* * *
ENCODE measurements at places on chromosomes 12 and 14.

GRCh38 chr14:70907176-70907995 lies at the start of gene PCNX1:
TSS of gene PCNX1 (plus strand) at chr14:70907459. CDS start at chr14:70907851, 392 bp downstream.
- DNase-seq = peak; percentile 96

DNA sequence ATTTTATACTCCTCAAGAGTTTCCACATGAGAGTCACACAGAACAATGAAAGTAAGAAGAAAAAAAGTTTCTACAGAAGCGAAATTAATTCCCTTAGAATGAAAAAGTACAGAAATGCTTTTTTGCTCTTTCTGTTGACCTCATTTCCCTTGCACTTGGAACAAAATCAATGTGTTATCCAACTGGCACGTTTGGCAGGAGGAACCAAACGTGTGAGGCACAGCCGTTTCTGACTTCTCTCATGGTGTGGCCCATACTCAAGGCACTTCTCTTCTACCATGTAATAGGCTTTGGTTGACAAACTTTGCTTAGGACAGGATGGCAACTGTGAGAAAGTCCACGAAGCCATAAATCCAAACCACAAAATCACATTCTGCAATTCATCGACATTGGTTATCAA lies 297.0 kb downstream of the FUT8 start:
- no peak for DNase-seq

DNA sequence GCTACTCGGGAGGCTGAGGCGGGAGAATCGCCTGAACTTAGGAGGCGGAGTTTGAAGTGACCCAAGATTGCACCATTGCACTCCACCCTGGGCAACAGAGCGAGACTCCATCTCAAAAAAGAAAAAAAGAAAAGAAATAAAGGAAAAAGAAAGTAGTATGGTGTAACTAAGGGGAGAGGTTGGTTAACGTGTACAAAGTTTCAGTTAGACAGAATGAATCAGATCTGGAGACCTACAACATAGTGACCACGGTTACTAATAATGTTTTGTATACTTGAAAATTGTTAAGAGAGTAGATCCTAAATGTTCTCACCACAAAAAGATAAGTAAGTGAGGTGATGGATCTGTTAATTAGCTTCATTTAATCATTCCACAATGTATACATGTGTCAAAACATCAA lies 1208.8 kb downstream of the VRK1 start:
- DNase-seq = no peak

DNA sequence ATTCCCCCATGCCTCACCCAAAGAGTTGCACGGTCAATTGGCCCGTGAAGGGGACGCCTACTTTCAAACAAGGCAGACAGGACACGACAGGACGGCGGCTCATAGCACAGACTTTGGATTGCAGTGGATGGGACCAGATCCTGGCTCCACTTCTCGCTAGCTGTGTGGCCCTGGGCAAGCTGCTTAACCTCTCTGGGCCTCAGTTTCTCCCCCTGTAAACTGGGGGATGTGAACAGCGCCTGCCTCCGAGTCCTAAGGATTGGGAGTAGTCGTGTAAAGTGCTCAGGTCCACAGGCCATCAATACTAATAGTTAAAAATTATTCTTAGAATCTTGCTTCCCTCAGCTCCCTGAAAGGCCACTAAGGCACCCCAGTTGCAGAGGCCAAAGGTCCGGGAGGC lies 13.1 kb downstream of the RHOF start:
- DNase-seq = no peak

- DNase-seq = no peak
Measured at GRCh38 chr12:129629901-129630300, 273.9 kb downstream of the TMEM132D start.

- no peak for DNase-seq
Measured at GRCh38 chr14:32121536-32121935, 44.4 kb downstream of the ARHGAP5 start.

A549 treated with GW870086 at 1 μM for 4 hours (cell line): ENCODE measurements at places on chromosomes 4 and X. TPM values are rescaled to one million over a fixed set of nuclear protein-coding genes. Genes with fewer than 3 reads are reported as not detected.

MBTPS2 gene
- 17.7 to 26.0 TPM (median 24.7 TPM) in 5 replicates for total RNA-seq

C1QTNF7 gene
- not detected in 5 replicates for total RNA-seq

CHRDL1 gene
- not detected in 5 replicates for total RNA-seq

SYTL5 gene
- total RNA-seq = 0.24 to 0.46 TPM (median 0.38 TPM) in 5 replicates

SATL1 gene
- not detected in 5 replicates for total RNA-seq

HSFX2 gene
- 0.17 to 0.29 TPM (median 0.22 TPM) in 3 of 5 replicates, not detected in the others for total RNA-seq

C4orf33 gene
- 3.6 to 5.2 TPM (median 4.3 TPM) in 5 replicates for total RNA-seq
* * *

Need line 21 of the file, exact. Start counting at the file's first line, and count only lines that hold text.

- not detected in 5 replicates for total RNA-seq